Beyond Thanksgiving: the Power of Gratitude

November 19, 2015 by

Why it's worth it to practice

Beautiful Young Woman Outdoors

The practice of gratitude as a tool for happiness has been in the mainstream for years. Long-term studies support gratitude's effectiveness, suggesting that a positive, appreciative attitude contributes to greater success in work, better health and longevity, peak performance in sports and business, a higher sense of well-being, and even a faster rate of recovery from surgery. Who wouldn't want that?

Even though we acknowledge the many benefits, it still can be a challenge to maintain an attitude of gratitude. So many of us are trained to notice what is broken, undone or lacking in our lives. The media doesn't help, as we're constantly exposed to stories of violence, injustice and inequality happening around the world.

For gratitude to meet its full healing potential in our lives, it needs to become more than just a Thanksgiving word or a 30-day online challenge. We have to learn a new way of looking at things and develop a new habit. It's absolutely within our reach, and it can take some time.

Woman holding smiley face poster over her faceRemember that gratitude isn't a blindly optimistic approach in which the bad things in life are whitewashed or ignored (my friend Elizabeth of Positively Elizabeth refers to this as "fairy dust covering poop"). This isn't about being a Pollyanna or sticking our heads in the sand. It's more a matter of where we put our focus and attention.

Pain and injustice do exist in this world, and I'd bet most of us have experienced some of each. However, good exists along with the bad and when we focus on the gifts of life, we gain a feeling of well-being. Gratitude balances us, gives us hope and better equips us to deal with the pain and injustice we see or experience.

That's why practicing gratitude makes so much sense. When we practice giving thanks for all we have instead of complaining about what we lack or what's wrong in our world, we give ourselves the chance to see all of life as an opportunity and a blessing.

Check out what the very entertaining Positive Psychology expert Shawn Achor has to say in his TED talk. Be sure to watch to the end!


Ideas for Developing the Practice of Gratitude:

Keep a gratitude journal in which you list things for which you are thankful. You can make daily, weekly or monthly lists. Start with a daily list if this is a new habit for you. Keeping that gratitude journal where you can see it will remind you to think in a grateful way.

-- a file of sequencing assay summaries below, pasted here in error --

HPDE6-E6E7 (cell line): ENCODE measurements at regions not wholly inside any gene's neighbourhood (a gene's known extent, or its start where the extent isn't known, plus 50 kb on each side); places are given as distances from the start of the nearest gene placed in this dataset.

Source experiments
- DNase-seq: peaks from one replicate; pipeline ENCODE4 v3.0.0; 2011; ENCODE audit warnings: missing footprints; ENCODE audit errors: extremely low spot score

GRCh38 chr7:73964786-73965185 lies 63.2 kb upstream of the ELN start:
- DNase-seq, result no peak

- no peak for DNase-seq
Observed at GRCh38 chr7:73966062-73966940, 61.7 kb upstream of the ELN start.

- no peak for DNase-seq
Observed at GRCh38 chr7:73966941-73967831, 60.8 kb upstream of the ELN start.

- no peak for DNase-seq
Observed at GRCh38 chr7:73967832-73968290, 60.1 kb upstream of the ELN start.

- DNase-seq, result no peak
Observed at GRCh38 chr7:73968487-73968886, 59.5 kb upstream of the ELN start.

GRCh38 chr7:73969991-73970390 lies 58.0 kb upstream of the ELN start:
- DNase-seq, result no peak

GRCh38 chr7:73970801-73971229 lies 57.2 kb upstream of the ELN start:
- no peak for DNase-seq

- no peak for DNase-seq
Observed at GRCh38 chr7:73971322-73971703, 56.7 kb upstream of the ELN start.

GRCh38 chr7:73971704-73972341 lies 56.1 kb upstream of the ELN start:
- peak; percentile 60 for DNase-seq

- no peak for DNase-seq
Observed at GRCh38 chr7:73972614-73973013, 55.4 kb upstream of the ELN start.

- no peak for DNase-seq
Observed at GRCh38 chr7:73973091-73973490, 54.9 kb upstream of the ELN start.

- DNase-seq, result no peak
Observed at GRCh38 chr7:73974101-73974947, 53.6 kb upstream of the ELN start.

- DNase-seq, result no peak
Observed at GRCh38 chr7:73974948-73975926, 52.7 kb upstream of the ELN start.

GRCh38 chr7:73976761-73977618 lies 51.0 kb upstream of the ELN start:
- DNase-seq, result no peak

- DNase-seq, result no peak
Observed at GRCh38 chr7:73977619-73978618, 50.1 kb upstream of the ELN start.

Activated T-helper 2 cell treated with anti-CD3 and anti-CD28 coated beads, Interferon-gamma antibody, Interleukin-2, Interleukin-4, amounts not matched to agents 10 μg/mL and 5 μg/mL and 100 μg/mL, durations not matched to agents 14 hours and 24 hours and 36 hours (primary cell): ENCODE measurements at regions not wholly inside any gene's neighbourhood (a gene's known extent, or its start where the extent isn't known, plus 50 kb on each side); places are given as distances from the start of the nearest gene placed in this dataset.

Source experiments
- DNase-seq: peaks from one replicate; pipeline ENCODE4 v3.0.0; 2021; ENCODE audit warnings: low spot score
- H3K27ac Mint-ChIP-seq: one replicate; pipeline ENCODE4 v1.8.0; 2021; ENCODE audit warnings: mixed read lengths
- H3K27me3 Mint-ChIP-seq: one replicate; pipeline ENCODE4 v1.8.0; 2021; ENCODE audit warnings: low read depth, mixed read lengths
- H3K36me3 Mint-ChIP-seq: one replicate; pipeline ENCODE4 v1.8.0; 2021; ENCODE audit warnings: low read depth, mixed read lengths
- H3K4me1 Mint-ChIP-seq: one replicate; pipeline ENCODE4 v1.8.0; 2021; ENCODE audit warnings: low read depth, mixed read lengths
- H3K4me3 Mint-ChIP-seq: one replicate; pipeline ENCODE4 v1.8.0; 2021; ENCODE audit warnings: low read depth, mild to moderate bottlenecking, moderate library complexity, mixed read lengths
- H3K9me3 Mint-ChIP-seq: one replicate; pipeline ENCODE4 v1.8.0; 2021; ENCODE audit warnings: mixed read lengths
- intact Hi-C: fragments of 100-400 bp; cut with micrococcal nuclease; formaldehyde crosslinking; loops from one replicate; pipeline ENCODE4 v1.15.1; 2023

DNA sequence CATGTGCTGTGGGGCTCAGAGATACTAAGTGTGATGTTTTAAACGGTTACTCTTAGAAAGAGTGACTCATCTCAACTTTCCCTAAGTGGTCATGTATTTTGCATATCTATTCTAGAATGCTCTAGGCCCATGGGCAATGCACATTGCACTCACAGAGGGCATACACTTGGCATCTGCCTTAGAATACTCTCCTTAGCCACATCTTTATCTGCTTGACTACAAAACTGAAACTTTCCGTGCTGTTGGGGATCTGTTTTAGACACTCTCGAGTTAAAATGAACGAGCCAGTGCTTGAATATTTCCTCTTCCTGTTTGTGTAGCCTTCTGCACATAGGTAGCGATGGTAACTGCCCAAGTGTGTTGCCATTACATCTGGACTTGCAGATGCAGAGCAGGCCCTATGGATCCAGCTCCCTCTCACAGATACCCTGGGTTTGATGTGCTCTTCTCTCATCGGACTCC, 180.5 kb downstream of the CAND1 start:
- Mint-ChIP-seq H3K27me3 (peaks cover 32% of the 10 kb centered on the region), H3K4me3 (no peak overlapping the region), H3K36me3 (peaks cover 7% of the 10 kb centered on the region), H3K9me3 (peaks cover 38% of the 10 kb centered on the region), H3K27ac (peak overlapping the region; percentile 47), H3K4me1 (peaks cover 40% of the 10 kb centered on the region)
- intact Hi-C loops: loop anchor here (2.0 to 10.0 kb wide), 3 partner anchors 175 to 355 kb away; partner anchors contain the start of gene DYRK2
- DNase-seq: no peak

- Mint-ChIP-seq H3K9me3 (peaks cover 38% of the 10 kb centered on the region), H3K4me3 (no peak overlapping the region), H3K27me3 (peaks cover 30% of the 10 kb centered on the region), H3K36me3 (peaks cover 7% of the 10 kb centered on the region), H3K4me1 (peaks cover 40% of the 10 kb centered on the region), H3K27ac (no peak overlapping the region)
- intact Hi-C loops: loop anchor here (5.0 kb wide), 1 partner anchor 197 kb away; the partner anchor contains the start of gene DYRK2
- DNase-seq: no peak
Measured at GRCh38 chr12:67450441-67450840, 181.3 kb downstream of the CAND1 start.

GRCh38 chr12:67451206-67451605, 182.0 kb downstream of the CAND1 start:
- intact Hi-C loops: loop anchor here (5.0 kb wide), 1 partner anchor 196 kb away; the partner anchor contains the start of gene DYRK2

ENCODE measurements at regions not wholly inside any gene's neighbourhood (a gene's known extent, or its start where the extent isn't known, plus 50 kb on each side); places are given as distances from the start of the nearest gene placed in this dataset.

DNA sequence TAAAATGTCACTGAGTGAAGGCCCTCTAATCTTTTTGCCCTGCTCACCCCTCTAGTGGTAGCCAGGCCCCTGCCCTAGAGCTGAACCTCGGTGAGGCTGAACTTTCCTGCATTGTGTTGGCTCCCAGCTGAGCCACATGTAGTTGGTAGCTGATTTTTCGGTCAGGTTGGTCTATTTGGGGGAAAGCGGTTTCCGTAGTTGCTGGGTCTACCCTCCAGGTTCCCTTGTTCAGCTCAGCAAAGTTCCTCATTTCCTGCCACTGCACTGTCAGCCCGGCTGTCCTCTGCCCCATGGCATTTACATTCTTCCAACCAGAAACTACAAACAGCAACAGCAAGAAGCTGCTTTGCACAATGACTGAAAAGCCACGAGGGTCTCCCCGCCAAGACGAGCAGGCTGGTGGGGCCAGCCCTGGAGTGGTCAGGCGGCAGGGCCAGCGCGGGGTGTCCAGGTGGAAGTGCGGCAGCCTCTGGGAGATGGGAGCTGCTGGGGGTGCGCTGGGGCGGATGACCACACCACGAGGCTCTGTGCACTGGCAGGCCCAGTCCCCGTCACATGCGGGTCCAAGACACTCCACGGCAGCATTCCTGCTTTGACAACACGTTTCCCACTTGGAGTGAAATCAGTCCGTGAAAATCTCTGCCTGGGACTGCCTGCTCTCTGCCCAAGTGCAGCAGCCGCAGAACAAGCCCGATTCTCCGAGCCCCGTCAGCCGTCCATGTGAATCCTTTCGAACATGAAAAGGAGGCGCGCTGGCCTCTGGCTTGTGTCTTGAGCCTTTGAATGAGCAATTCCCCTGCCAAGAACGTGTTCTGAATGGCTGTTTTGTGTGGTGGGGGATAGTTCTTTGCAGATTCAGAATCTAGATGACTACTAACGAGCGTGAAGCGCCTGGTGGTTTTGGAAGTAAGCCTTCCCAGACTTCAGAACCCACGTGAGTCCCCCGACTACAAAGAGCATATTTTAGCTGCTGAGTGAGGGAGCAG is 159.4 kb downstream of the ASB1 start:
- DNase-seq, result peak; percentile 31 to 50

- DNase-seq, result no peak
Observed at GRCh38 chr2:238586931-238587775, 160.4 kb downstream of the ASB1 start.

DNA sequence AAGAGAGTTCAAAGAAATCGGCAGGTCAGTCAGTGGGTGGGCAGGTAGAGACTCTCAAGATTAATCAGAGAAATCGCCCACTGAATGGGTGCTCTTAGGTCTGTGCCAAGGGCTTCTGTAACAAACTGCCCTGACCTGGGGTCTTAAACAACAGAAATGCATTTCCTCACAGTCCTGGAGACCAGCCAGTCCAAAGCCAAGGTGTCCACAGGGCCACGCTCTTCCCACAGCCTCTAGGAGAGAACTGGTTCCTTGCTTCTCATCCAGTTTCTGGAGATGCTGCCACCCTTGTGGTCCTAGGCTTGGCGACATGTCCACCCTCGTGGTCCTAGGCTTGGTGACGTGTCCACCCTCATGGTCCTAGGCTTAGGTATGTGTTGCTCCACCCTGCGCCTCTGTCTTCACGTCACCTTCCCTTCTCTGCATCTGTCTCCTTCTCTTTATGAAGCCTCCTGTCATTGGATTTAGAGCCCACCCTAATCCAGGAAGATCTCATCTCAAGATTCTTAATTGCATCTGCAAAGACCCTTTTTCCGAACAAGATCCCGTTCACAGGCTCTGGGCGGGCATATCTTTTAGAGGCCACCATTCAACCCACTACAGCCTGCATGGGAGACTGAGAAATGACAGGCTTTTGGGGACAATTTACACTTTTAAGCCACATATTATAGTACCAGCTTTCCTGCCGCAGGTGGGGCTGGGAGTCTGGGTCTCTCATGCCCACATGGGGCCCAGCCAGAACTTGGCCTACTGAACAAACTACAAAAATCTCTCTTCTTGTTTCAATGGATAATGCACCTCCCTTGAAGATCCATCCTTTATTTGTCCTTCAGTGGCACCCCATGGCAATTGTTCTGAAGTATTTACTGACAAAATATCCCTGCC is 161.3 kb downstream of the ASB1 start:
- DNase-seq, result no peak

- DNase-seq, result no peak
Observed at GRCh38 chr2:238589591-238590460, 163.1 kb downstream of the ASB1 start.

Make a collage by drawing or pasting pictures as a visual reminder of things you're grateful for. 

Practice gratitude around the dinner table. Pause for a moment before you begin to eat and consider everything and everyone that went into creating that meal for you: the earth, the animals, the farmers, those who transported the food, sold it to you, or prepared it. 

Make a game of finding the hidden blessing in a challenging situation. It may not be easy to see those blessings in the moment, but they are there.

When you feel like complaining, make a gratitude list instead. You'll be amazed by how much better you feel.

Notice how gratitude is impacting your life. Write about it, sing about it, express thanks for gratitude itself, celebrate it!

As you practice, an inner shift begins to occur. You may be delighted to discover how content and hopeful you are feeling. That sense of fulfillment is gratitude at work.

Fall leaves

There are so many things to be grateful for, simple things like

  • colorful autumn leaves,
  • friends who listen and really hear,
  • great books and movies,
  • chocolate,
  • fresh eggs,
  • warm jackets,
  • sunshine on a chilly day,
  • fresh fruits and vegetables,
  • the ability to read,
  • the roof over our head and the food in our fridge,
  • flowers,
  • good health,
  • butterflies,
  • new babies,
  • the list goes on and on.

What's on your list? I'd love to hear from you!

Toni Crabtree is a speaker, coach and author who specializes in helping her clients develop food and lifestyle habits that support healthy and empowered aging. Contact Toni at

Some author's content used with permission, © Claire Communications


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